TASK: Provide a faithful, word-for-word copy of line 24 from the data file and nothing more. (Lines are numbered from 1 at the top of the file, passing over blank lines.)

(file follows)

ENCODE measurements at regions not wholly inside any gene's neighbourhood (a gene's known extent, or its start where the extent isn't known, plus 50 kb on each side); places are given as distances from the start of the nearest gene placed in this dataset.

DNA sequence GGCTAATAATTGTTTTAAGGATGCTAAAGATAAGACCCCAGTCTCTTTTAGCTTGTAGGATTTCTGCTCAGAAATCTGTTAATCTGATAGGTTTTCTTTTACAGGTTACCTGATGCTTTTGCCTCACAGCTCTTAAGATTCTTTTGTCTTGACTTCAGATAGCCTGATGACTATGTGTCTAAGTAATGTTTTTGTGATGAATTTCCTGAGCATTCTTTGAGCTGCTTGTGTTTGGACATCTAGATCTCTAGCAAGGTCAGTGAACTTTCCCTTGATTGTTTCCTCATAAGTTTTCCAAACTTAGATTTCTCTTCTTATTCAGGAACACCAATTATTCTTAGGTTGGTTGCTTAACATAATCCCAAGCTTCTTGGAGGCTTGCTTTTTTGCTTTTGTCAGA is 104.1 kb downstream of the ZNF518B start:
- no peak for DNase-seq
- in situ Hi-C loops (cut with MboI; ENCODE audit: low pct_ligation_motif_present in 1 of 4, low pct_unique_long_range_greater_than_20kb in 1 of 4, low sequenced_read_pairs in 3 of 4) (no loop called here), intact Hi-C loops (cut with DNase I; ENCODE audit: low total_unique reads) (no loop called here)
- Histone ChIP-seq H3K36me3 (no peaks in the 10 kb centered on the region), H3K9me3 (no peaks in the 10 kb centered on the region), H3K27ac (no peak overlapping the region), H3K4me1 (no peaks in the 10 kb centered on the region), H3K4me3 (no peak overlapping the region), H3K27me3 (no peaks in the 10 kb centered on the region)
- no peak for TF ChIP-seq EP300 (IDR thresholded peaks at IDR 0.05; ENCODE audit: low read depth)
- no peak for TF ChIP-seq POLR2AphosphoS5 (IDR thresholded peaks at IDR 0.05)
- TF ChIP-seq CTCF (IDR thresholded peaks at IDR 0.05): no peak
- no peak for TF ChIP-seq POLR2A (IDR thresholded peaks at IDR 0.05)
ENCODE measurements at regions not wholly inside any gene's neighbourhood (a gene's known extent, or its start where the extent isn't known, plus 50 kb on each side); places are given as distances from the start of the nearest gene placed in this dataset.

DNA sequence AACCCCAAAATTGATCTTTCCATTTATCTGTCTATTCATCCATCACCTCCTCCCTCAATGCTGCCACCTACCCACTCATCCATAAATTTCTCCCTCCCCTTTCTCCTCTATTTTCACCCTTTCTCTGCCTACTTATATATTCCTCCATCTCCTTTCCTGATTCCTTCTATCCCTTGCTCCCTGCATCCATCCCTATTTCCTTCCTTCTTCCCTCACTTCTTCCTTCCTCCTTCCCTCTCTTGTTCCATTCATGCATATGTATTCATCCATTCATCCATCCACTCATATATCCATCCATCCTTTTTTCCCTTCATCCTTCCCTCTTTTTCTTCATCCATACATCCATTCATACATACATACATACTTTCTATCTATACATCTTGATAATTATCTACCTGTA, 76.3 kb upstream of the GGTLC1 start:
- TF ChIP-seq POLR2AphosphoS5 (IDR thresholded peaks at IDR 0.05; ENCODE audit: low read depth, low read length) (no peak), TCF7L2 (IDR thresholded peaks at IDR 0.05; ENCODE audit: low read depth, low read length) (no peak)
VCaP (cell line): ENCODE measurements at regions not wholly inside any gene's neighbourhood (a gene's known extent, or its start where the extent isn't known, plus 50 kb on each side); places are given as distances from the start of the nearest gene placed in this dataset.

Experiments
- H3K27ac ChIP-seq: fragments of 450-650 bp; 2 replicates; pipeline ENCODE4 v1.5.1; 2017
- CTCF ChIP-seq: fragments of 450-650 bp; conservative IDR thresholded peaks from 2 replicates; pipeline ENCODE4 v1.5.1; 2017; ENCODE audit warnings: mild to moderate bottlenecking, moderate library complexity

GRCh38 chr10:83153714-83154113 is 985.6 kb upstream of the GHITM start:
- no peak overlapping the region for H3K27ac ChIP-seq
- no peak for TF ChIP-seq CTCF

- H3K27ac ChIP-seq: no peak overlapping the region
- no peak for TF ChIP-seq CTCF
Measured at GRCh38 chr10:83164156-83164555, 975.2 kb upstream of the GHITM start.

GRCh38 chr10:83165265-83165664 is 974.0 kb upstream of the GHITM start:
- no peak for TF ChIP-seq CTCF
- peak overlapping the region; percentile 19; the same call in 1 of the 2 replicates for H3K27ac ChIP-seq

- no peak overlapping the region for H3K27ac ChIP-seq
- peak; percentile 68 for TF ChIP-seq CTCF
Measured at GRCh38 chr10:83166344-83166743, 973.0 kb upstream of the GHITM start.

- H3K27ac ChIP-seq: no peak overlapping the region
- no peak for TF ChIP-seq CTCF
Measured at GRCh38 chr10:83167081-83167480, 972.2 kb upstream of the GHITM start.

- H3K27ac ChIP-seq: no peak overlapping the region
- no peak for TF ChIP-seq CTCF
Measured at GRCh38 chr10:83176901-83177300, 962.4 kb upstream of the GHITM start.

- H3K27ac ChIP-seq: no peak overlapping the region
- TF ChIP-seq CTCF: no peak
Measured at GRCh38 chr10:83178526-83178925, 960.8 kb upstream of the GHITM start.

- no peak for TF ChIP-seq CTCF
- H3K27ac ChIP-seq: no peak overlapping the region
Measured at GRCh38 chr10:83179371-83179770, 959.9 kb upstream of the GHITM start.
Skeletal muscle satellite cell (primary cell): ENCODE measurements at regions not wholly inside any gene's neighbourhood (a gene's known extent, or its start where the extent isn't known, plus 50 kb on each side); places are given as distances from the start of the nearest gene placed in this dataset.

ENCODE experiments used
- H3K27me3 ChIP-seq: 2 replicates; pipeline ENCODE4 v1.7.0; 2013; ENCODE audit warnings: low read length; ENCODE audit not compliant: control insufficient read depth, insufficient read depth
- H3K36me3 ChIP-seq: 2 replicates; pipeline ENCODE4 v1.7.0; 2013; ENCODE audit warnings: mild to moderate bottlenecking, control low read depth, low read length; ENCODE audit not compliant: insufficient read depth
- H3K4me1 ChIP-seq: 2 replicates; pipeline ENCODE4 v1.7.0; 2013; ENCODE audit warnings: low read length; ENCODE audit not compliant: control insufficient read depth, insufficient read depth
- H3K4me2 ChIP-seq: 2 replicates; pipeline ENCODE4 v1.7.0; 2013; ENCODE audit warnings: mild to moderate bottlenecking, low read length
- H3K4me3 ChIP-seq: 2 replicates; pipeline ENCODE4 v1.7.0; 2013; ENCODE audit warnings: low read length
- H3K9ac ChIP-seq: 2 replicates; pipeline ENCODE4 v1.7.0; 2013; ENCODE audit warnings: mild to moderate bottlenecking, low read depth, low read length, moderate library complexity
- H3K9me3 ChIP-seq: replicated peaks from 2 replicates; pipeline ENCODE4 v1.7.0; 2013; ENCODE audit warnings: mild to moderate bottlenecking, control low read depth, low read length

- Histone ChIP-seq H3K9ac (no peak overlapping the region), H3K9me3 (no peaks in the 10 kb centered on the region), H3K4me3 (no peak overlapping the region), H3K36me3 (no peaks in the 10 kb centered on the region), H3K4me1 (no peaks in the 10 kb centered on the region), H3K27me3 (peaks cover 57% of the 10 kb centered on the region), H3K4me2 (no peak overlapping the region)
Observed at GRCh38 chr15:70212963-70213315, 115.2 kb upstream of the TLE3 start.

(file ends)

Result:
- no peak for TF ChIP-seq CTCF